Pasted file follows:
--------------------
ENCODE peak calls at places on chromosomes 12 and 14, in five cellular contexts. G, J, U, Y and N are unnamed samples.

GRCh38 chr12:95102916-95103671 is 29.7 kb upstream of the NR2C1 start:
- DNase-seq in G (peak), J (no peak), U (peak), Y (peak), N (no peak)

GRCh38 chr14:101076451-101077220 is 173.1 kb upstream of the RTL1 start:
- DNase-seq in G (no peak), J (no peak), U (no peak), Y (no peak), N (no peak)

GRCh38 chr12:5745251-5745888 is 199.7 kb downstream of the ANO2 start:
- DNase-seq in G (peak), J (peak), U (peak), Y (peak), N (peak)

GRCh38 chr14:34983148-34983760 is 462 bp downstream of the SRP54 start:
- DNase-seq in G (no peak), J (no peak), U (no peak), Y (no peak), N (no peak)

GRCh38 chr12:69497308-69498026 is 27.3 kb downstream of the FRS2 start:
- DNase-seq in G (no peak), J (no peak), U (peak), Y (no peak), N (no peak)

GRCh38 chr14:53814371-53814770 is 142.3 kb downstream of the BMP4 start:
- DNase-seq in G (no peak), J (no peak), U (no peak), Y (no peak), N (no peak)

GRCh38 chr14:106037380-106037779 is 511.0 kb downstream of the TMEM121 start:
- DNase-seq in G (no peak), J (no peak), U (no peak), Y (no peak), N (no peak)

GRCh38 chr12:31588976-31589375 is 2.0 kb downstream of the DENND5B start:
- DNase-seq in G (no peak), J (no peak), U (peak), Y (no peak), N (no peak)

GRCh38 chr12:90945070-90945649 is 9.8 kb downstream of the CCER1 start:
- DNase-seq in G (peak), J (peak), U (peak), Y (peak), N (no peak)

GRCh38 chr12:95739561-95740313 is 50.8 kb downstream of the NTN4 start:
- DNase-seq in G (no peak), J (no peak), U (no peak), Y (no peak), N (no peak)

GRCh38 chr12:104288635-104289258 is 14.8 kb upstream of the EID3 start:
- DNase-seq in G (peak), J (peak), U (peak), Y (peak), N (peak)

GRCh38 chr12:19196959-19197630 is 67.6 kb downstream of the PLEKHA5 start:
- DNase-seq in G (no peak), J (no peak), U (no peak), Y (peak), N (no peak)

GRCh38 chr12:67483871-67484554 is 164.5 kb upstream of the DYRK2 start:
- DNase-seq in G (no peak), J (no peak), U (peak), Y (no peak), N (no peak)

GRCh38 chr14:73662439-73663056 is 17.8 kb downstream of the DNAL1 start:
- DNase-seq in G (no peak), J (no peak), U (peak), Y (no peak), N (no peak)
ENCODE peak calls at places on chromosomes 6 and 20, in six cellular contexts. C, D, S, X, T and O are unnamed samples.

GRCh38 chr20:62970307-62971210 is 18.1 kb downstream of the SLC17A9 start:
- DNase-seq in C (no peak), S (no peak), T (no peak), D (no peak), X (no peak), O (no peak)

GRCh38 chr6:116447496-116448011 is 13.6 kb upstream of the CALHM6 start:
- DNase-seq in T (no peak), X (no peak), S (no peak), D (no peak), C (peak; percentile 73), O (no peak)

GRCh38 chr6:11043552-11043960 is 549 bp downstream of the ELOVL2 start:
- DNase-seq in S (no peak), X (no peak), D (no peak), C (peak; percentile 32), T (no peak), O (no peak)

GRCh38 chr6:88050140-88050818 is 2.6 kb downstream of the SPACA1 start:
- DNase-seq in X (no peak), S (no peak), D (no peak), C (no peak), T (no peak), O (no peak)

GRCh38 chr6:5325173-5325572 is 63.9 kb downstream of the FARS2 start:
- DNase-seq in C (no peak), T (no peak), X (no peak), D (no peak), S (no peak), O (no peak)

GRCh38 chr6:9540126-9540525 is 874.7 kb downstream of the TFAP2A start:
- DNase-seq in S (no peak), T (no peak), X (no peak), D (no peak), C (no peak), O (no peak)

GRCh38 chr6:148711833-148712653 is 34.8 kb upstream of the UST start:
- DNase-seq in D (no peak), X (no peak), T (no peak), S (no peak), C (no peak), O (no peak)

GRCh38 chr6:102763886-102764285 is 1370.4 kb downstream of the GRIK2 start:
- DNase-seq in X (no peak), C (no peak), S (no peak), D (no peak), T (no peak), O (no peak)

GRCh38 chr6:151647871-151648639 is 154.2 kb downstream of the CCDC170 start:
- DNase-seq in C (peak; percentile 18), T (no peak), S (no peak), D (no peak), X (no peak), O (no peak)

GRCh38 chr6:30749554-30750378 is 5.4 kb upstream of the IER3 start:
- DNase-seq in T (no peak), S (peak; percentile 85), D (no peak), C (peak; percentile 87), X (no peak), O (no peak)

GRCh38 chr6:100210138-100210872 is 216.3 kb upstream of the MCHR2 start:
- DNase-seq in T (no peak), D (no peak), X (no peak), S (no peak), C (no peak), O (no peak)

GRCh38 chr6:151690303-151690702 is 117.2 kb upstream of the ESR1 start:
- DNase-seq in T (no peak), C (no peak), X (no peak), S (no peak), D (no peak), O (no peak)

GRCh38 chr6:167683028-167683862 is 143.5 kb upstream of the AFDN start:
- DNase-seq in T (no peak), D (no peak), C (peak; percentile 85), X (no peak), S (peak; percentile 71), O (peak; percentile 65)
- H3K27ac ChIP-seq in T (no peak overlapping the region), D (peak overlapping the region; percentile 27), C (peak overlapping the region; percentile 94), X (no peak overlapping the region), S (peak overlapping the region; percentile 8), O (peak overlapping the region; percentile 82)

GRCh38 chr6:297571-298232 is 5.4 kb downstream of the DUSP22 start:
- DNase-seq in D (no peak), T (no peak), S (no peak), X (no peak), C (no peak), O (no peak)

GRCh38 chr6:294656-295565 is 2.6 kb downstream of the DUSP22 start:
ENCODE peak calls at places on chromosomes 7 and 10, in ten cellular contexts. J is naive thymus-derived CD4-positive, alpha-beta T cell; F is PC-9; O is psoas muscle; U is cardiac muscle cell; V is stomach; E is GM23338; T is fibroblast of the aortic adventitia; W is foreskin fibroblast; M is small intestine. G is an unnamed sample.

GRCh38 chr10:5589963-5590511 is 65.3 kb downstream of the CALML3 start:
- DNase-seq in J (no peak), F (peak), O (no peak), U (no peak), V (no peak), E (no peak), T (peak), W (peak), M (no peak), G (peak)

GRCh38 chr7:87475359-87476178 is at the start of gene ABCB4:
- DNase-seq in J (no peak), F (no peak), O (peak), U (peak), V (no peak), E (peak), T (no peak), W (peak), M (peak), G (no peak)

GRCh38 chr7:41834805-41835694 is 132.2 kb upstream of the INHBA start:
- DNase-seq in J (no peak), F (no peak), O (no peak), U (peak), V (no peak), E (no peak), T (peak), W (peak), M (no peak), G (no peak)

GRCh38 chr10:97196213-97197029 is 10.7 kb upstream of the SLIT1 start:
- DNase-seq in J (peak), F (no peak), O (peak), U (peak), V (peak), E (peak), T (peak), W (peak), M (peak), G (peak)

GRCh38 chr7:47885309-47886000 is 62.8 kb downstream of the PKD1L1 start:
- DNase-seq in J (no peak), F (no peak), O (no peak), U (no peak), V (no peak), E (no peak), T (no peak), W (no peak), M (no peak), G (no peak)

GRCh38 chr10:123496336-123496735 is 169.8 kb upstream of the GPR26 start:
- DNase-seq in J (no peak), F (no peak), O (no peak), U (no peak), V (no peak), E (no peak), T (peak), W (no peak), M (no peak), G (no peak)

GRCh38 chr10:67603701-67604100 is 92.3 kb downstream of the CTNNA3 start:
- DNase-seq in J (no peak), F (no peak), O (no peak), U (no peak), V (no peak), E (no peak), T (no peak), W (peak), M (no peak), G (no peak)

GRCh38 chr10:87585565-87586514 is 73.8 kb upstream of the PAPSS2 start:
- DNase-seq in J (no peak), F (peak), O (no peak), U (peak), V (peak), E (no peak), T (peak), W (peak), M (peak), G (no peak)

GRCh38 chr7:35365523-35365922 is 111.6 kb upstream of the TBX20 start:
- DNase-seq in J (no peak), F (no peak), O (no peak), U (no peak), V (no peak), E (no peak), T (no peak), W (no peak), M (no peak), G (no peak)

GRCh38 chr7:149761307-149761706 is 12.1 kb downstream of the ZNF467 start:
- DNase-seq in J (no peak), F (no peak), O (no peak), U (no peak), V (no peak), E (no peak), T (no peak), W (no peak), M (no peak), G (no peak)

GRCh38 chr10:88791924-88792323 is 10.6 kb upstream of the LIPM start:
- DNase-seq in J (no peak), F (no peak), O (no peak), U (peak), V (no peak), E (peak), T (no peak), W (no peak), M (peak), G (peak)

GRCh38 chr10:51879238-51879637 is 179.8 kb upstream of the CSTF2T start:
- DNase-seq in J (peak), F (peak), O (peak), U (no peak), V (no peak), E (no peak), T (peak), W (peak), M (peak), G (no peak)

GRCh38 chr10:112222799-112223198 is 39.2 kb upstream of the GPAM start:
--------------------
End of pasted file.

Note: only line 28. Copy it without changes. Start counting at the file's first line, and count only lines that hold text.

GRCh38 chr14:73662439-73663056 is 17.8 kb downstream of the DNAL1 start: